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Police Trained on How to Respond to People with Autism
April 4, 2016
Didi Zarycznys 12-year old son had a fascination with calling 911. He had been taught in school to call the number in case of an emergency and decided to try it at home.
He has autism and was captivated by the comforting repetition of the dispatchers tone and voice; he would often dial, then quickly hang up. One evening, he forgot to hang up the phone before running to hide in his closet. Shortly after, an officer arrived at their home.
"Did you mean to call 911?" The officer asked. Yes, Zarycznys son replied. "Is there an emergency?" No. This was a red flag.
"Any officer could think that this child is being smart with him, being disrespectful," Zaryczny, of Bedford County, Virginia, said.
She explained to the officer that her son had autism, and that even though she and her husband would take turns watching him in 12-hour shifts, they had missed this call. Zaryczny noted an immediate change in the officers demeanor as he began to understand.
This is the type of situation Zaryczny shares as the public safety training coordinator for Commonwealth Autism, a nonprofit organization in Richmond, Virginia, which works to train first responders, including law enforcement, medical and judicial personnel about how to respond to people with autism. It also trains new instructors, allowing agencies with limited budgets to share information with colleagues.
In the training, they learn to recognize certain restrictive and repetitive behaviors associated with autism, and learn about recommended responses. It can help to mitigate misunderstandings and prevent situations from escalating.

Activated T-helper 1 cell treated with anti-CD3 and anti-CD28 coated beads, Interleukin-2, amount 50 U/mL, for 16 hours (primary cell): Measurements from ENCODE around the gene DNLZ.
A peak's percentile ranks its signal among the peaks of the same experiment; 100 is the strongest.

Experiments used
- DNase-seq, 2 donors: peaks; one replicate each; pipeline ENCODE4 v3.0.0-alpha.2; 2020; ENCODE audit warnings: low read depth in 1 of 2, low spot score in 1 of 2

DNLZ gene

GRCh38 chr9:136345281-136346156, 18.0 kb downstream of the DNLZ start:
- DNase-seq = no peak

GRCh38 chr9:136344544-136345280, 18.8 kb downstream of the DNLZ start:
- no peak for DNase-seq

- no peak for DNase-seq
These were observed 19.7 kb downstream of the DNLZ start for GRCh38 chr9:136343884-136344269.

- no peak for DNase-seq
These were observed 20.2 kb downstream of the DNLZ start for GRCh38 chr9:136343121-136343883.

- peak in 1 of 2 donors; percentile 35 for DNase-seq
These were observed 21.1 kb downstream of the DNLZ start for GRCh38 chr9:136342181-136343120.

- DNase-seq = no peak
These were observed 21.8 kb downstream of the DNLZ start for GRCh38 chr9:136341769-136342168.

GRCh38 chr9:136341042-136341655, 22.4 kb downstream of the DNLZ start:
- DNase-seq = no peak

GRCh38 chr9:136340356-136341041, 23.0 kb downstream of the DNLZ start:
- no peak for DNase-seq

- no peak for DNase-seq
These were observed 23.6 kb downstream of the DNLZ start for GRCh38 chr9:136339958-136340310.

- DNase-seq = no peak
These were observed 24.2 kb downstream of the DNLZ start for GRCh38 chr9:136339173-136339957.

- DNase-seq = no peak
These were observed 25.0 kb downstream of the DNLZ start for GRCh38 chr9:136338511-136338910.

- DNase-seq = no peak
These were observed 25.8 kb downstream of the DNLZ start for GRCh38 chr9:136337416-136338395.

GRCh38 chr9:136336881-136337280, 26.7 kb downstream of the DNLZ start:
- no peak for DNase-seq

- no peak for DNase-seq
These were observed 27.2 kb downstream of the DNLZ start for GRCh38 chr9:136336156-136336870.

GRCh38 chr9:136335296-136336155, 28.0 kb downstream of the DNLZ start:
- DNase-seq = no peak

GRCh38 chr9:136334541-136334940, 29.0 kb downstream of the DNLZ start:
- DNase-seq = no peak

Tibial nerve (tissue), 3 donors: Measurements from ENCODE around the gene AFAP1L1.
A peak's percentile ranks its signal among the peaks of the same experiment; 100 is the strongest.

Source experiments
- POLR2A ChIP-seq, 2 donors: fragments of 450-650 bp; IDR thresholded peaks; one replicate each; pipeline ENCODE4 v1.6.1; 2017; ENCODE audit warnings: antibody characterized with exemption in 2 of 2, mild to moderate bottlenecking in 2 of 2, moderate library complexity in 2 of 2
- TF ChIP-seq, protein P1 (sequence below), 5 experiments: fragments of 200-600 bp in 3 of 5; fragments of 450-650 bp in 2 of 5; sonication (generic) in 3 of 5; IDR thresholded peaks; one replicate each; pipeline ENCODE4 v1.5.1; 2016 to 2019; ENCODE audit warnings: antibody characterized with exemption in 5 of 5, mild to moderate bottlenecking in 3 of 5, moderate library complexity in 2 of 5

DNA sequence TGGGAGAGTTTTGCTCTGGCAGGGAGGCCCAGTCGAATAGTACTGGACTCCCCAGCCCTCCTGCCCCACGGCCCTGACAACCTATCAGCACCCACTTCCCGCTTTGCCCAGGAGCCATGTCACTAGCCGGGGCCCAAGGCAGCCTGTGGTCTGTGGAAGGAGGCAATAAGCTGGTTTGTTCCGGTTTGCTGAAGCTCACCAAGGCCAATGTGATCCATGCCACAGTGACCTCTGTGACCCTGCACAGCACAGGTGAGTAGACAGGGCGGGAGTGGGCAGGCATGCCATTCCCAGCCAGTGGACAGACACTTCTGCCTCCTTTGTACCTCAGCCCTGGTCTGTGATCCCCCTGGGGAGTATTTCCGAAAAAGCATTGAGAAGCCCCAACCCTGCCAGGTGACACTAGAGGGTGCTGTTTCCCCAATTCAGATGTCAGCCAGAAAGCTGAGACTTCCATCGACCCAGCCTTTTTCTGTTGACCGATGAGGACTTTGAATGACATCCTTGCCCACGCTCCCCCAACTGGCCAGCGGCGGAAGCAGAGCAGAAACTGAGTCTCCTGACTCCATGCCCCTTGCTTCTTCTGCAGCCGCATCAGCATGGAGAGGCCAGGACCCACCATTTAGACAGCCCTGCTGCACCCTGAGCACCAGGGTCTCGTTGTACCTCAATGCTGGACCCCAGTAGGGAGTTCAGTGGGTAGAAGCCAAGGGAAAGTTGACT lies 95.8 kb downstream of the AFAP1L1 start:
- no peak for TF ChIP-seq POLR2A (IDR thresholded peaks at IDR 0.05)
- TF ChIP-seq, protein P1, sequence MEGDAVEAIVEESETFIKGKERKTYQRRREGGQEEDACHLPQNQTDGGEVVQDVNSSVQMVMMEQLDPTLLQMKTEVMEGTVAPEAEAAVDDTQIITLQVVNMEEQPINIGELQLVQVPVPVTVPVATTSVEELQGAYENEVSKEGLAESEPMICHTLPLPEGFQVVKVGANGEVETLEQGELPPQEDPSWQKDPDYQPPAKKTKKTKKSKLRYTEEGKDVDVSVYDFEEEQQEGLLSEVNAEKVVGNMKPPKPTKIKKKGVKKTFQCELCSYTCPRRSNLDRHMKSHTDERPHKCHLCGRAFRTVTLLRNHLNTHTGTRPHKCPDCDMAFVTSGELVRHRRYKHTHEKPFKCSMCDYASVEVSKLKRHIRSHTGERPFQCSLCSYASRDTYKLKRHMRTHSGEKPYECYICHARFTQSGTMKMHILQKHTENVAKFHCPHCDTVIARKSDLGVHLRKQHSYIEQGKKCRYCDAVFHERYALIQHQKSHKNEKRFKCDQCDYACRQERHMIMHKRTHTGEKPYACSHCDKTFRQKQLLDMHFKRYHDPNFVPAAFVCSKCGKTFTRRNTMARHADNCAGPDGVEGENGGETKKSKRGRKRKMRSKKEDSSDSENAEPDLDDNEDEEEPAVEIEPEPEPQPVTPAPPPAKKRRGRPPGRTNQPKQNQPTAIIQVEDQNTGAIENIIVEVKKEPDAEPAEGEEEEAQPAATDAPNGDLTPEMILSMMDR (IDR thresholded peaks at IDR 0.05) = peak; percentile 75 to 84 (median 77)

Participants discuss possible scenarios that they might see, such as wandering, lack of eye contact and violent behavior, and scenarios that might appear to be crimes. Zaryczny said her son was irritated by the sound of the checkout machines at the grocery store, for example, and would often walk out of the store without paying for his food.
Last year, the Lynchburg Police Department in Virginia became the first police department to train all its officers to recognize signs and symptoms of autism. Their entire staff was trained, from the chief of police to the office support staff.
"The training has been very well-received by the officers because it helps them recognize how they can better serve their community," Lynchburg police Lt. Malcolm Booker said. This training is now being offered to the Lynchburg Sheriffs Office as well.
"You would respond to people who have autism differently than someone who doesnt," Booker said. "Its about making our officers aware of this possibility because these encounters are more and more likely today."
According to the latest statistics published by the Centers for Disease Control and Prevention, one in 68 children has autism.
Lindsay Naeder, director of the autism response team at Autism Speaks, said training law enforcement is an important step in preventing misunderstandings. The organizations Autism Safety Project also offers resources for law enforcement.
"Autism is sometimes referred to as an invisible disability," Naeder said, "and people with autism are in every single community."
Training law enforcement has been important not only in promoting positive interactions between officers and autistic individuals, but also in opening a dialogue with their families, Zaryczny said.
"Families were sometimes afraid to call 911 during meltdowns because they didnt know if the officers knew anything about autism. Families are now more apt to call 911 for help," Zaryczny said.
Commonwealth Autism hopes to implement online training to make the sessions more accessible to first responders in their immediate reach. Zaryczny also advocates for events where members of law enforcement can interact with the autistic community and get to know each other in a non-crisis setting.
"Its important that my son know that he can go to law enforcement in case of an issue and that they will understand more about him," Zaryczny said.
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